At some point during the development of version 2.0 of my software package XMI-MSIM, I decided to implement a routine that would allow for the program to check if newer versions (updates) were available. This would be extremely useful for the users of the Windows and Mac OS X builds of my package, since these operating systems do not come with package-management tools as most Linux distributions do (I am staying far away from Mac App Store and Windows store as I am not willing to pay their developer fees).
Initially I was looking at Sparkle, a fantastic tool for OS X apps. However, this would mean a different solution for my Windows build…
Since my goal is to keep the platform specific code as low as possible (#ifdef’s really are quite ugly things), obviously I had to come up with a different solution.
Getting the tags with curl
In a rare moment of clarity, I came up with the idea of using git tags for this. Like most people, I am using the tags to indicate releases, and as a rule I include the version number in the tagname (e.g. XMI-MSIM-1.0). My method consists of having a routine called
check_for_updates (what’s in a name?), download the list of tags from github.com (using the github v3 API for tags). As I was writing (this part of) my application XMI-MSIM in C, I was looking for a library that could easily accomplish this. The quest yielded libcurl, an extremely versatile tool for transferring data using many, many protocols. The code I used for this was something like (full code at the end of this post):
Parse the JSON code with Json-Glib and compare versions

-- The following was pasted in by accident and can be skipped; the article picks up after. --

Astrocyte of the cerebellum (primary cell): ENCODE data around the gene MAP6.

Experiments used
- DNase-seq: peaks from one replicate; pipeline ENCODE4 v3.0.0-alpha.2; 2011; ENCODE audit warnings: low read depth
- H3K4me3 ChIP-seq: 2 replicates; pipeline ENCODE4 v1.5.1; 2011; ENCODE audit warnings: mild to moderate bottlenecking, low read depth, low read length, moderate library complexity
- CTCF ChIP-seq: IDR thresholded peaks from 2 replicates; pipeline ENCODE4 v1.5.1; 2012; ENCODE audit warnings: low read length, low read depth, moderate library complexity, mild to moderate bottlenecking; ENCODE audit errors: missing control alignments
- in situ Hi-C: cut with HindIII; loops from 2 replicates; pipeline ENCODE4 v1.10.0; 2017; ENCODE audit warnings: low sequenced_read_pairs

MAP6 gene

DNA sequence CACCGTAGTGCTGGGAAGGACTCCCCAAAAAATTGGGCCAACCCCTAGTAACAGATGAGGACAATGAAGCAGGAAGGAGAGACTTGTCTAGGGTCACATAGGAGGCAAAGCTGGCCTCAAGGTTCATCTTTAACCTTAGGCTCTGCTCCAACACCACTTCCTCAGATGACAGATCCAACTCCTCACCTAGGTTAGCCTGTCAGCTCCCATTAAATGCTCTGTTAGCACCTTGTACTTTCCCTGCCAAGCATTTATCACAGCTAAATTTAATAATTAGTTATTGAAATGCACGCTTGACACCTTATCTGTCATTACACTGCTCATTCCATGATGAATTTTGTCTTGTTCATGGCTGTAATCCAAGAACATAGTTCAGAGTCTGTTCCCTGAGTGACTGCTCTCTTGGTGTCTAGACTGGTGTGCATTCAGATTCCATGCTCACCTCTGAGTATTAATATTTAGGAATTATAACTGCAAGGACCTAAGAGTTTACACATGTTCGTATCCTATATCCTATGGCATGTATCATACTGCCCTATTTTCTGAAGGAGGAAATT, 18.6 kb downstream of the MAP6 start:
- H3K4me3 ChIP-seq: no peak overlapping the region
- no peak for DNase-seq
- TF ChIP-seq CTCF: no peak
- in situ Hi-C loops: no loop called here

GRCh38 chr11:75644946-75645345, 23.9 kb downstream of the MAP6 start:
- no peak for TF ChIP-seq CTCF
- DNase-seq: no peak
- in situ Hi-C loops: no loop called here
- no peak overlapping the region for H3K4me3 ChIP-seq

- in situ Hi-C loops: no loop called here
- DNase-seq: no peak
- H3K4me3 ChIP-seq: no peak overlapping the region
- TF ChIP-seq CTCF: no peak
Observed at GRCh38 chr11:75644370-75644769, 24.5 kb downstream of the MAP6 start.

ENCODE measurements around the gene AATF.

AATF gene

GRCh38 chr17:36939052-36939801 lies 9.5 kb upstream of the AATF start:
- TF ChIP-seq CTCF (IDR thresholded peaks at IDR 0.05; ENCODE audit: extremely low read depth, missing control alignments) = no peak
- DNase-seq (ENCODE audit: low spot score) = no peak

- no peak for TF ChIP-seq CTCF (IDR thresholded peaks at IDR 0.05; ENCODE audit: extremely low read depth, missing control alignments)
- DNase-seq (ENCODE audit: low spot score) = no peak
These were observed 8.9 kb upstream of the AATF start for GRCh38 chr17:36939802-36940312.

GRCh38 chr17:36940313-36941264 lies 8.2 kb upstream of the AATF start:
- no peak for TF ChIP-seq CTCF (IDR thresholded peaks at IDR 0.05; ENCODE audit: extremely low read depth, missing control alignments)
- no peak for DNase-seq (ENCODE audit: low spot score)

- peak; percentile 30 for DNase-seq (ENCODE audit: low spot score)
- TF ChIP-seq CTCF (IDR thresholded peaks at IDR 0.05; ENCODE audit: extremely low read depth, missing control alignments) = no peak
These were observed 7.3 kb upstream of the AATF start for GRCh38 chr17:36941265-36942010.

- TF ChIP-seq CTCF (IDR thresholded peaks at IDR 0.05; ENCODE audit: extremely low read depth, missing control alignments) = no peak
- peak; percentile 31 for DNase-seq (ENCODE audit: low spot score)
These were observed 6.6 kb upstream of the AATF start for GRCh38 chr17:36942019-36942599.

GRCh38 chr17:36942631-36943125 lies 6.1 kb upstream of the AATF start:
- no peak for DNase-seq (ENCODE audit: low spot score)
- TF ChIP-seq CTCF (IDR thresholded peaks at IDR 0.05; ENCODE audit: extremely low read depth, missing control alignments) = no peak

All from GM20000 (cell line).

The buffer that is returned in
chunk, contains JSON code. To parse this, I used the Json-Glib library, a logical choice since my project is written in Gtk+ anyway… Code extract:
Important here is the
json_array_foreach_element function, which will call
check_version_of_tag for each tag, and update the highest found tag version number with each iteration.
After this, all that needs to be done is to compare this highest tag version with the internal version number (
PACKAGE_VERSION, typically provided by a configure script), and the result is returned.
Now the method that I just described assumes that the version numbering is done with one major number and one minor number, allowing me to easily convert into a float for version comparison. Although this is sufficient for my personal needs, others may have to come up with a slightly more complex algorithm allowing to compare version numbers consisting of a major, minor and macro version number.
This is the full code: feel free to hack away at it. It is taken from xmimsim-gui-updater.c, which also contains code to download the new packages from a webserver (also using curl).